submitted a Motion for Summary Judgment (ECF No. 58) on July
30, 2019. On September 16, 2019, Plaintiff requested an
extension of time to file a Response. ECF No. 69. The Court
granted the motion and set the deadline to file a Response to
November 15, 2019. ECF No. 70. As of the date of the entry of
this Order, Plaintiff has not filed a Response, nor has he
requested additional time to respond. Defendants' Motion
for Summary Judgment (ECF No. 58) is now before the Court.
U.S.C. § 1983 provides: "Every person who, under
color of any statute, ordinance, regulation, custom, or usage
. . . subjects, or causes to be subjected, any citizen of the
United States ... to the deprivation of any rights,
privileges, or immunities secured by the Constitution and
laws, shall be liable to the party injured[.]" "A
person 'subjects' another to the deprivation of a
constitutional right, within the meaning of section 1983, if
he does an affirmative act, participates in another's
affirmative acts, or omits to perform an act which he is
legally required to do that causes the deprivation of which
complaint is made". Johnson v. Duffy, 588 F.2d
740, 743 (9th Cir. 1978). A person "causes" a
constitutional deprivation "by setting in motion a
series of acts by others which the actor knows or reasonably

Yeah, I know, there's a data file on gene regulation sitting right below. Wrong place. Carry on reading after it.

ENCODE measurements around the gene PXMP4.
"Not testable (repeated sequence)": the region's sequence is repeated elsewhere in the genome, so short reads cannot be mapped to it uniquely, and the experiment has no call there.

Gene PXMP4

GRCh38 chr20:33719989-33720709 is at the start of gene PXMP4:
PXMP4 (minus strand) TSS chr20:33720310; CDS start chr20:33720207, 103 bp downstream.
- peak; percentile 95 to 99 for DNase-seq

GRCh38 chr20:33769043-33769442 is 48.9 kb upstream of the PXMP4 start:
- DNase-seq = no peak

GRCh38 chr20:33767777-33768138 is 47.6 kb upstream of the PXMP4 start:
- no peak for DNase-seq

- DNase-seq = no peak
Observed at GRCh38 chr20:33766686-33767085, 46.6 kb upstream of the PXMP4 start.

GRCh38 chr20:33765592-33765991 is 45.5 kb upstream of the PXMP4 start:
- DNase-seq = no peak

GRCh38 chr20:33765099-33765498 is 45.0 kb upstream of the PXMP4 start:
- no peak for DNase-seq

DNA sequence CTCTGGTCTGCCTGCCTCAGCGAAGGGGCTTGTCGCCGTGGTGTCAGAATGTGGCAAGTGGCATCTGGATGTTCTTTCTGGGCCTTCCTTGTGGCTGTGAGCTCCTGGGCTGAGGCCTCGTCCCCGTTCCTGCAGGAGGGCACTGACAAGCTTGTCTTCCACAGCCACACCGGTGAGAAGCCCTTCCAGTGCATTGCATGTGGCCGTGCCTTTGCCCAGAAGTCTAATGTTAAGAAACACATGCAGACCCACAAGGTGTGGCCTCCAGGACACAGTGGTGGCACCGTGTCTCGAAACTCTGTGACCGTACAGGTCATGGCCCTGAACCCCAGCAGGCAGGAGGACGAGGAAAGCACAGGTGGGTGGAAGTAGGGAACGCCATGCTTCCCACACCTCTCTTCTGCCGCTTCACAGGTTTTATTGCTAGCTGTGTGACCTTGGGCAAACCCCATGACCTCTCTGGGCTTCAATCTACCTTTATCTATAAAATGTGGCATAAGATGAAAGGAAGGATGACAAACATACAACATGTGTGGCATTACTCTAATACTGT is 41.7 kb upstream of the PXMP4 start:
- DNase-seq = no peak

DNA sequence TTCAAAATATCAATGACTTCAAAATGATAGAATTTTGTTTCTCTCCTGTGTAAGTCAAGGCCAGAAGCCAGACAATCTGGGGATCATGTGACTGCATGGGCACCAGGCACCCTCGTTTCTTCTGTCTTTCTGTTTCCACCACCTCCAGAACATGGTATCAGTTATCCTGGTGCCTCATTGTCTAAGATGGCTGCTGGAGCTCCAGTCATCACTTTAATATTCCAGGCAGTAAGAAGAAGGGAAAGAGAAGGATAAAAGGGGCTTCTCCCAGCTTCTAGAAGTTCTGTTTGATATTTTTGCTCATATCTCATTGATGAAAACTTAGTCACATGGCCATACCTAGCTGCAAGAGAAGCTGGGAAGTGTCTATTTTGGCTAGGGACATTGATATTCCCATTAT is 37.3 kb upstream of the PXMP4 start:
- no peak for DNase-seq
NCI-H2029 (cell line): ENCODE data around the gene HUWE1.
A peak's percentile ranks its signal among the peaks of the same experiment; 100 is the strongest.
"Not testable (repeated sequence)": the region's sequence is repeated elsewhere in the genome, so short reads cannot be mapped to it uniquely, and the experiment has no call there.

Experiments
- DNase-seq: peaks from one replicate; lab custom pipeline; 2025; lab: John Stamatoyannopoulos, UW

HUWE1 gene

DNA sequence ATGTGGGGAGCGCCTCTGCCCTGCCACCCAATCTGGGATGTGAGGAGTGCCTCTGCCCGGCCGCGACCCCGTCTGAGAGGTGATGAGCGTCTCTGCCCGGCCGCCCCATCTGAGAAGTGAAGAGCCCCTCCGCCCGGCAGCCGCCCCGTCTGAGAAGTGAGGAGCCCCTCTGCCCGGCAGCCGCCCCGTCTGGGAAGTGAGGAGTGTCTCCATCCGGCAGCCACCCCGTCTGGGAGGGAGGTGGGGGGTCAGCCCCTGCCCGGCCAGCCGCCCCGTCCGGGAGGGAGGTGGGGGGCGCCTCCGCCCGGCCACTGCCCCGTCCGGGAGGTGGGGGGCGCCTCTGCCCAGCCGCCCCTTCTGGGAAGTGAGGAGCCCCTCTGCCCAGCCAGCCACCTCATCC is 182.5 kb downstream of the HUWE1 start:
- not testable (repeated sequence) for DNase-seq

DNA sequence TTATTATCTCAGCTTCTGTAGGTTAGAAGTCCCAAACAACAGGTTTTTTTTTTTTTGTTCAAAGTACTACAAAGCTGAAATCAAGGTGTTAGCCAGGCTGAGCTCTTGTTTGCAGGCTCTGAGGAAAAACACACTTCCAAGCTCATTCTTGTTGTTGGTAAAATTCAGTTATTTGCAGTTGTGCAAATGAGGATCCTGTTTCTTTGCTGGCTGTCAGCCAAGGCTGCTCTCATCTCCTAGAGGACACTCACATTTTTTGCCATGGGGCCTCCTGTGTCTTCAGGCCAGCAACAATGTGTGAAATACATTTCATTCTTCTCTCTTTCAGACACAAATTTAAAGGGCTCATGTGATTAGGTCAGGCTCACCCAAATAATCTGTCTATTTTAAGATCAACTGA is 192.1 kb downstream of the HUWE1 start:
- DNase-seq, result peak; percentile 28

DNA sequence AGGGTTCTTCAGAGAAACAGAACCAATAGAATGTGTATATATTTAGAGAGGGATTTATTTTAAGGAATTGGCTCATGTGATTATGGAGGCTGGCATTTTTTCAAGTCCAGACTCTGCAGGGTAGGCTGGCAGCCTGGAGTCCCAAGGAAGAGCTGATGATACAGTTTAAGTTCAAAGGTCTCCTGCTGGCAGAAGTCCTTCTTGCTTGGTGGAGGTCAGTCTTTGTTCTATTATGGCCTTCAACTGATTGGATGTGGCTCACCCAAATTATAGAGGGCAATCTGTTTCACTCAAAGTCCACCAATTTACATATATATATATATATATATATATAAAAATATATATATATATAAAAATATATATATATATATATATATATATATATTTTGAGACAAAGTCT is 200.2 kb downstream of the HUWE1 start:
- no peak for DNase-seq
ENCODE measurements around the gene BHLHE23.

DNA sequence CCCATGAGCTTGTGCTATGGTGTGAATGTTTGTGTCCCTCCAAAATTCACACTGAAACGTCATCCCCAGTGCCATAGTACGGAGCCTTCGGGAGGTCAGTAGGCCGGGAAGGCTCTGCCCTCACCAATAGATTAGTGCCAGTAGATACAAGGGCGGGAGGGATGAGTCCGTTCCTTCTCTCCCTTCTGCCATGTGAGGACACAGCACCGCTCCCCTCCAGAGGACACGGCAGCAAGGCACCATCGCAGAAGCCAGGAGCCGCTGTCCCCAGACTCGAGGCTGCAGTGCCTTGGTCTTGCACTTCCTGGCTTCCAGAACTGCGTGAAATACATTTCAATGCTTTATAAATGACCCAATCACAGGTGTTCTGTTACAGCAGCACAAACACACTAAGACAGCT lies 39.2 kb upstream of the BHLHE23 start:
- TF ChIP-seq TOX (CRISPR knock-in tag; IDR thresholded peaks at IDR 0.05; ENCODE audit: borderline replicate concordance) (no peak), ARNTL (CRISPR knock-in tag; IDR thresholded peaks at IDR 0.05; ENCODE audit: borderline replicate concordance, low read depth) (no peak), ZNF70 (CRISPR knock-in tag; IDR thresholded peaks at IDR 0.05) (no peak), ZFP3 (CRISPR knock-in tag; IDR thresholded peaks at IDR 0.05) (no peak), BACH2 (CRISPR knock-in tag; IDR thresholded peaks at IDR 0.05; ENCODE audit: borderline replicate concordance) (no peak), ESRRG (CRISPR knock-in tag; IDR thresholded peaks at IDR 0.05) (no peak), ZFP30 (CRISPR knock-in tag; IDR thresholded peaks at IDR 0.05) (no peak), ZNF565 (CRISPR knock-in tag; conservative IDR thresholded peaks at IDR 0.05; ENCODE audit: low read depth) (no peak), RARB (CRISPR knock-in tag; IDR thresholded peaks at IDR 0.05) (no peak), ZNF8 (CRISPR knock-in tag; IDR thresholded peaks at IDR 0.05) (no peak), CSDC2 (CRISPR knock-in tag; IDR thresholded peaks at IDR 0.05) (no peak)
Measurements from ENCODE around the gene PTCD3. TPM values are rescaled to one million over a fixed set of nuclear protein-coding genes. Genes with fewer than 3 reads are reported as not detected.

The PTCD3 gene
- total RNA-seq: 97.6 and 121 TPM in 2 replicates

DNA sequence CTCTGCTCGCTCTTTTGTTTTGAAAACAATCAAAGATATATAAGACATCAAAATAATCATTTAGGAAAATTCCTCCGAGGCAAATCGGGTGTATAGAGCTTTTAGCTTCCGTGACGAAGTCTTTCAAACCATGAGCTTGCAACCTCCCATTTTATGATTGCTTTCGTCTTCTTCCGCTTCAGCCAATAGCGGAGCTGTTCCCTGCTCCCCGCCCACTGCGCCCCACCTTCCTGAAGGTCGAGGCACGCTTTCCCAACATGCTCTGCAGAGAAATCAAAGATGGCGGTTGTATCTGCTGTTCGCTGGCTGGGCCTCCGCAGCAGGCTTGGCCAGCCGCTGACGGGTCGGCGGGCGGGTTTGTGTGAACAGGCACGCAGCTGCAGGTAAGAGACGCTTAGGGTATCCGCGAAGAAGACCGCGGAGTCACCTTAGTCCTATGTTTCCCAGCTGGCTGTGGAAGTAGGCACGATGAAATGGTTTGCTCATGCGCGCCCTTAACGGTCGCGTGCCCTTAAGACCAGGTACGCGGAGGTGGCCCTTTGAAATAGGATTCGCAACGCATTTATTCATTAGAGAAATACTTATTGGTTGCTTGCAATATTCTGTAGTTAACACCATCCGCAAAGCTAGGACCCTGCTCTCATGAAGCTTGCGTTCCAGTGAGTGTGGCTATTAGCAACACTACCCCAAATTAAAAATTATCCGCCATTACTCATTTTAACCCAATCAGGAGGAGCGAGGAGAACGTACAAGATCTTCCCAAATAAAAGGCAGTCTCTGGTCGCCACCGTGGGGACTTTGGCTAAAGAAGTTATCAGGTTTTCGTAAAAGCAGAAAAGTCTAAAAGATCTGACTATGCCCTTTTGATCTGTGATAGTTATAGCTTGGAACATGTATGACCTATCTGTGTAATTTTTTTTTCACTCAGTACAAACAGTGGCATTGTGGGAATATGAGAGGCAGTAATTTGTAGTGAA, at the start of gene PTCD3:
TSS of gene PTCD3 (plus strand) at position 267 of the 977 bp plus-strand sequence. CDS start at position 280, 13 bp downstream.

should know would cause others to inflict the constitutional
injury." Id. at 743-44.
force claims related to efforts to subdue convicted prisoners
are analyzed under the Eighth Amendment's ban on cruel
and unusual punishment. See Graham v. Connor, 490
U.S. 386, 393-94 (U.S., 1989) (citing Whitley v.
Albers, 475 U.S. 312, 318-326 (1986) (claim of excessive
force to subdue convicted prisoner analyzed under an Eighth
Amendment standard)). The "unnecessary and wanton
infliction of pain" constitutes cruel and unusual
punishment forbidden by the Eighth Amendment.
Whitley, 476 U.S. at 319 (quoting Ingraham v.
Wright, 430 U.S. 651, 670 (1977)). "To be cruel and
unusual punishment, conduct that does not purport to be
punishment at all must involve more than ordinary lack of due
care for the prisoner's interests or safety."
viable § 1983 claim of retaliation for engaging in
activity protected by the First Amendment in the prison
context involves the following elements: (1) An assertion
that a state actor took some adverse action against an inmate
(2) because of (3) that prisoner's protected conduct, and
that such action (4) chilled the inmate's exercise of his
First Amendment rights, and (5) the action did not reasonably
advance a legitimate correctional goal." Jones v.
Williams, 791 F.3d 1023, 1035 (9th Cir. 2015) (citing
Rhodes v. Robinson, 408 F.3d 559, 567-68 (9th Cir.
"[p]risoners are entitled to certain due process
protections when subject to disciplinary sanctions."
Brown v. Oregon Dept. of Corrections,751 F.3d 983,
987 (9th Cir. 2014) (citing Wolff v. McDonnell, 418
U.S. 539, 564-71 (1974)). However, "these procedural
protections adhere only where the deprivation implicates a
protected liberty interest-that is, where the conditions of
confinement impose an 'atypical and significant hardship
on the inmate in relation to the ordinary incidents of prison
life.'" Id. (quoting Sandin v.
Conner,515 U.S. 472, 484 (1995)). "If a protected
liberty interest is at stake, then the court must determine